These tactics aren’t unique to the internet, of course. Disinformation is as old as time, or at least human warfare. And deplatforming is an unsavory trend on university campuses and academic journals, which are information hubs of a sort. Networks, however, amplify the power of these tactics. And so the new strategy of ideological badgering can also be found, and is especially potent, at large network nodes. Thus BlackRock, the $6-trillion family of index funds, which owns large percentages of all publicly traded companies, has become one of the activists’ juiciest targets. Instead of heckling every public firm or pension fund to do their political bidding, the activists successfully lobbied BlackRock to establish a “Stewardship Committee” to enforce their views, thus gaining some measure of control over all public firms without ownership of the firms.
The most astonishing current case is perhaps the most dangerous. It involves the apparent abuse of the government’s most powerful and sensitive surveillance tools and databases – the ultimate information platform — by political actors for political ends.
One structural solution to the politicization of centralized incumbents is to build rival institutions and decentralized platforms. arXiv is an alternative to traditional academic publishing, for example, and alternative news outlets continue to proliferate. Crypto- or blockchain-based peer-to-peer systems may be another way of disempowering the politicized platforms.
The current digital platforms might still regain some measure of public trust by recommitting to political and scientific neutrality (and to privacy, etc.). If they don’t, however, rival platforms will only grow faster. Washington, meanwhile, will be even more tempted to step in to regulate who can speak, what they can say, when, where, and how. In a misguided effort to bolster outcast speakers, free speech, a foundation of our system and our nation, will in fact likely suffer.
Some information platforms, such as law enforcement and intelligence, however, will inevitably remain unrivaled and centralized. And here we need a recommitment to professionalism, nonpartisanship, adult judgment, and farsighted citizenship.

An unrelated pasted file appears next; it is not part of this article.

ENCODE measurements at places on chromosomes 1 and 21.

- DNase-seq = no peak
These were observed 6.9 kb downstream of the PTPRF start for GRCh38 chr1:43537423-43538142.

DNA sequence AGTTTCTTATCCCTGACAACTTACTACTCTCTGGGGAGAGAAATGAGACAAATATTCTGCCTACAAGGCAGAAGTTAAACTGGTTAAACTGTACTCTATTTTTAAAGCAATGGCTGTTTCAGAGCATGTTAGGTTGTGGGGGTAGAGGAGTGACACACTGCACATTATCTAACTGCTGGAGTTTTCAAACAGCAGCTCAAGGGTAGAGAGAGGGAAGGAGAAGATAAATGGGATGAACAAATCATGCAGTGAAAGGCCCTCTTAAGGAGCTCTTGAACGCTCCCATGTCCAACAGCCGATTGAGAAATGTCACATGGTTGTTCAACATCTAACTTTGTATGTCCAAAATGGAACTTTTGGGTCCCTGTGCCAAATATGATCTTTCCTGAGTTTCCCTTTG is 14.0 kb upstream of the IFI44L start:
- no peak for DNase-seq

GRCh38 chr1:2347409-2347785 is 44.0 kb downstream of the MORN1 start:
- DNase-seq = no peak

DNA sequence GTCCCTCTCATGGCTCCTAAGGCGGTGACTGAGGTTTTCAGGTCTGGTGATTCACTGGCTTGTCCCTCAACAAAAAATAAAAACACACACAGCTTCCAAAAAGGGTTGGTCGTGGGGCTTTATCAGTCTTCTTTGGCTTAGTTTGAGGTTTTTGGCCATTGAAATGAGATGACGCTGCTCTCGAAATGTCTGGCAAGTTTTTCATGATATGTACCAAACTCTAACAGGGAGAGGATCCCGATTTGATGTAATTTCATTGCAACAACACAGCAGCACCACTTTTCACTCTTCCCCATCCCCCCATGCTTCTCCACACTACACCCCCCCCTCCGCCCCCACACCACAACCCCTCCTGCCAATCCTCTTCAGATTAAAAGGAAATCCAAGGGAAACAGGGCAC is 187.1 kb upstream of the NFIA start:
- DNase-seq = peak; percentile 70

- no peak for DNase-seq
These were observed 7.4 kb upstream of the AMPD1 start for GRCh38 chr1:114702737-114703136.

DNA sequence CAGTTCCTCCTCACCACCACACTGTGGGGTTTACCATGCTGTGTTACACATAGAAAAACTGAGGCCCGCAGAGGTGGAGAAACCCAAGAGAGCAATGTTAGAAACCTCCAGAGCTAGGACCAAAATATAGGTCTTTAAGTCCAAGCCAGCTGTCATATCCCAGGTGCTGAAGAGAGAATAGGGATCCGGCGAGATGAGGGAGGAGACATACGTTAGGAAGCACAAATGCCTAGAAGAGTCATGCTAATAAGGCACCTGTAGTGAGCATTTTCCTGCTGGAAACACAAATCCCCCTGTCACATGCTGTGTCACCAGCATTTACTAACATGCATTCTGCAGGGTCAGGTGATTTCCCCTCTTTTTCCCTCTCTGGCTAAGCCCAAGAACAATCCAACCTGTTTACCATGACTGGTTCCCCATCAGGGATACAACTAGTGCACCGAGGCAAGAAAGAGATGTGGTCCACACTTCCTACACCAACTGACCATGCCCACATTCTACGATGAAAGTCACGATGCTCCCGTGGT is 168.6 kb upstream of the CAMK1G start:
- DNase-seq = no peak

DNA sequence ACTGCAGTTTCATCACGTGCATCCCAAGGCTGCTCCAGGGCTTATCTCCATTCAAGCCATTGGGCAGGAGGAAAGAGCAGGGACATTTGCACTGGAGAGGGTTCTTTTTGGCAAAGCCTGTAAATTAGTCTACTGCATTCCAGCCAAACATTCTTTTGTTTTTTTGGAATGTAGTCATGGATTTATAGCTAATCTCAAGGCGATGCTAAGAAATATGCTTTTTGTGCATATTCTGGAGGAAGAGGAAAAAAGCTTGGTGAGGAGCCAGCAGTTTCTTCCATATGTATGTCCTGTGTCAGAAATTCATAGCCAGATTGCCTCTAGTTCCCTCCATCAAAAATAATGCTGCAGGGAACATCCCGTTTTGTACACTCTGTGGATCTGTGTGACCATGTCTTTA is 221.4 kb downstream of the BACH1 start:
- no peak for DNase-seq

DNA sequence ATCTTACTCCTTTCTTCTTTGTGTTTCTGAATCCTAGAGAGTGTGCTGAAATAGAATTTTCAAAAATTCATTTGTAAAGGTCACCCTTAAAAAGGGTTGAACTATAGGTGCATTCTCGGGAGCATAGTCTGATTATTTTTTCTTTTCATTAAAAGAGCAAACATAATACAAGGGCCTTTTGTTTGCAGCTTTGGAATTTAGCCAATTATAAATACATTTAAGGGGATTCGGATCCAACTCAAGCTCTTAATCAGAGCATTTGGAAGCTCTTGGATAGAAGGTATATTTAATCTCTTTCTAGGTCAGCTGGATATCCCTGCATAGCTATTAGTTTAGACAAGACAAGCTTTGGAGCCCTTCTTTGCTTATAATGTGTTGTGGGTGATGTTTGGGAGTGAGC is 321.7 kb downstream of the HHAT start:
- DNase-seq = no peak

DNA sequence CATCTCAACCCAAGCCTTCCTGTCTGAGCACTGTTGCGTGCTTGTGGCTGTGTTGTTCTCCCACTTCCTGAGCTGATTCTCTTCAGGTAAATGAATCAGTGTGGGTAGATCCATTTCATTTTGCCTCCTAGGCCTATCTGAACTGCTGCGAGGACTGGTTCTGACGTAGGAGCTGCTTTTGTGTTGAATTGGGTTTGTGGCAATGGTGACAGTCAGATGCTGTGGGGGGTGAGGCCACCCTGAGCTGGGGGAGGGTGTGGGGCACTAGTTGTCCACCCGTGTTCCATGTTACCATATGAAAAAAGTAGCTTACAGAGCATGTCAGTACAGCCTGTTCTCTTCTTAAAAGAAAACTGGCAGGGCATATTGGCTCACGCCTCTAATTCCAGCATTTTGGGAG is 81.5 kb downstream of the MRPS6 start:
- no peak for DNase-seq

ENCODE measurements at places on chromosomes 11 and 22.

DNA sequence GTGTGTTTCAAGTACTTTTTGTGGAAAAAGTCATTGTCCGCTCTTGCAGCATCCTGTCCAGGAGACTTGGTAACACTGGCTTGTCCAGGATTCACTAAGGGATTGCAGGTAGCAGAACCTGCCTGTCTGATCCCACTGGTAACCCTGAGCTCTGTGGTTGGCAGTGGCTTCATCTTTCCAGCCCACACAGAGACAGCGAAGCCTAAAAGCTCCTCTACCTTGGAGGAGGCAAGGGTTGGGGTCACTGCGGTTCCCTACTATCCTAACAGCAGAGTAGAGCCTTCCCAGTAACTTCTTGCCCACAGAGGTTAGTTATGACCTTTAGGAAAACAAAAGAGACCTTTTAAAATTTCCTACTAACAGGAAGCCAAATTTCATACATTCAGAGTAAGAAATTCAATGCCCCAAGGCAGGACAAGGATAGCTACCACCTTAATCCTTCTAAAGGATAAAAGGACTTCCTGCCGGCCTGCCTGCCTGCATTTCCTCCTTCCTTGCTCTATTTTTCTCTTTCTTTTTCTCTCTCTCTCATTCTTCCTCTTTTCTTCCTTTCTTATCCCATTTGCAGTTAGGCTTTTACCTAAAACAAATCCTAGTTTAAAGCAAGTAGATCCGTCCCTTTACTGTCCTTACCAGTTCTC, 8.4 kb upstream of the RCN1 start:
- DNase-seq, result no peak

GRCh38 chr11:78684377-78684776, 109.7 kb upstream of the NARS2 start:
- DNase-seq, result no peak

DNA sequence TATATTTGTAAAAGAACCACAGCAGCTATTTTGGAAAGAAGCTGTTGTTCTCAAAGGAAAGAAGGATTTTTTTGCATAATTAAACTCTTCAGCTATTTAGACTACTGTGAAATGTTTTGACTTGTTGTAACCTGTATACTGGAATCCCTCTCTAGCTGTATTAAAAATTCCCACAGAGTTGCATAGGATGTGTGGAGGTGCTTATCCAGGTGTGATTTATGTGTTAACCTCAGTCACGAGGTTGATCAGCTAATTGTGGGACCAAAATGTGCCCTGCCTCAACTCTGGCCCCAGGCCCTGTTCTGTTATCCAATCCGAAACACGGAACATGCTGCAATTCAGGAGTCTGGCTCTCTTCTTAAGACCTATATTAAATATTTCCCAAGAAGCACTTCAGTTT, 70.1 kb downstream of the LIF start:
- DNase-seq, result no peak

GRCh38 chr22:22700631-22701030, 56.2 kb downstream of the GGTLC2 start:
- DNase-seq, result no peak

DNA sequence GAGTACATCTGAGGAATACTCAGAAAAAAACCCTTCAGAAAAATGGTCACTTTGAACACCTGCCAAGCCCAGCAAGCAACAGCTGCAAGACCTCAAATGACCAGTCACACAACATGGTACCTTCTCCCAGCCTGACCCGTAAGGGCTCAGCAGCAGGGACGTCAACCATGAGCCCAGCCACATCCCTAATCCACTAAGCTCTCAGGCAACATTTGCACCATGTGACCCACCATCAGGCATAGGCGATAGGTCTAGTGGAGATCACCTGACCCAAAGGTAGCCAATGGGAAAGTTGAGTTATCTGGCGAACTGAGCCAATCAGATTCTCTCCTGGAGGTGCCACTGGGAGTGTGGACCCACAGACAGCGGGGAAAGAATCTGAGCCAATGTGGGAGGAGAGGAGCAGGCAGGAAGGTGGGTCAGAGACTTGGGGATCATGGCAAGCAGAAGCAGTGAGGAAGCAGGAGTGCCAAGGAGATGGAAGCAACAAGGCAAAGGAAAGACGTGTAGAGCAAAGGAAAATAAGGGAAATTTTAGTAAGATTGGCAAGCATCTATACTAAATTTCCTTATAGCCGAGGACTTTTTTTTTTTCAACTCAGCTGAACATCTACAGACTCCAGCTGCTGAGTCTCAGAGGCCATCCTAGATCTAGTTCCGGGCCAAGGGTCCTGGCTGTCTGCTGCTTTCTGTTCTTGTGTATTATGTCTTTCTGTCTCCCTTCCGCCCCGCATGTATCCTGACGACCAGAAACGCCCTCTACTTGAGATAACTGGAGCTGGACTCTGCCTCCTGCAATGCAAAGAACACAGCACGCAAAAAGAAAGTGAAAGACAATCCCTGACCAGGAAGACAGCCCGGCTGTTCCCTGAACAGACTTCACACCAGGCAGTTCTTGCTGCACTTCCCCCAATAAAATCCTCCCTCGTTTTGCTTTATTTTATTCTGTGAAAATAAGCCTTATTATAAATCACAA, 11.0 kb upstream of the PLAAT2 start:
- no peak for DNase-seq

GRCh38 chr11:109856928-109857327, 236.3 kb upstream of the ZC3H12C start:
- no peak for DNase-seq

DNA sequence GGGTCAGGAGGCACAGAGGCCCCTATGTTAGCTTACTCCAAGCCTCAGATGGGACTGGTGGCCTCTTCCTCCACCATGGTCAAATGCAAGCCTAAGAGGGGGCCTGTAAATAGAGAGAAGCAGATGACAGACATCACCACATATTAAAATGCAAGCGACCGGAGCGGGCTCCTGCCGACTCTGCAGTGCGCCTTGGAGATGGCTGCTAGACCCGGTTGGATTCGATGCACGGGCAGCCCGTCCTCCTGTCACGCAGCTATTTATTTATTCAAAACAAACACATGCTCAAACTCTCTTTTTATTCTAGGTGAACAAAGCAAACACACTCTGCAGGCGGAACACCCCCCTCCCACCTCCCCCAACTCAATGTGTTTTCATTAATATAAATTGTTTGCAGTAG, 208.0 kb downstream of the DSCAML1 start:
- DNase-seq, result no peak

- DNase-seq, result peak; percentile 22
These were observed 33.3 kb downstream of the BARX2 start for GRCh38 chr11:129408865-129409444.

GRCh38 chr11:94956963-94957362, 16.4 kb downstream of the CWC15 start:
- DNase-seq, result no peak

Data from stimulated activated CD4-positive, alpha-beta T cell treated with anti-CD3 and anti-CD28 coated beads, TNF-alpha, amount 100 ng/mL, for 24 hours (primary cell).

Instead, our leadership class over the last many years has been a profound embarrassment. Perhaps poisoned by information overdose, government officials, public intellectuals, and journalists in their 50s, 60s, and 70s have behaved like the worst combination of toddlers and teenagers, gullible and paranoid, narrow-minded and spiteful. Supposedly educated and civilized men and women go on years-long rants on cable TV, while straight news has descended to its least accurate point ever. The commoditization of “the facts” has paradoxically expanded the field for factless nonsense.
What’s worse, closing off the spaces for rational inquiry will only deepen the social vertigo and prevent the course corrections needed to regain our individual and social balance. Despite all the real technological solutions to the challenge of information overload, human leadership and loftier social expectations may prove most important. To regain our balance, we desperately need our powers of science and civic discussion. Hold the current bad actors accountable, yes. But then we need to deescalate. Be skeptical — and invite skepticism of ourselves. Curate platforms for quality, but do not spitefully or ideologically discriminate. Be tough but generous and open.
The country needs robust information tools to defend itself and promote freedom across the globe. By information tools, I mean not just our military and intelligence capabilities. I refer also to free speech, science, and our open society. We cannot survive if these awesome powers are politicized and polluted.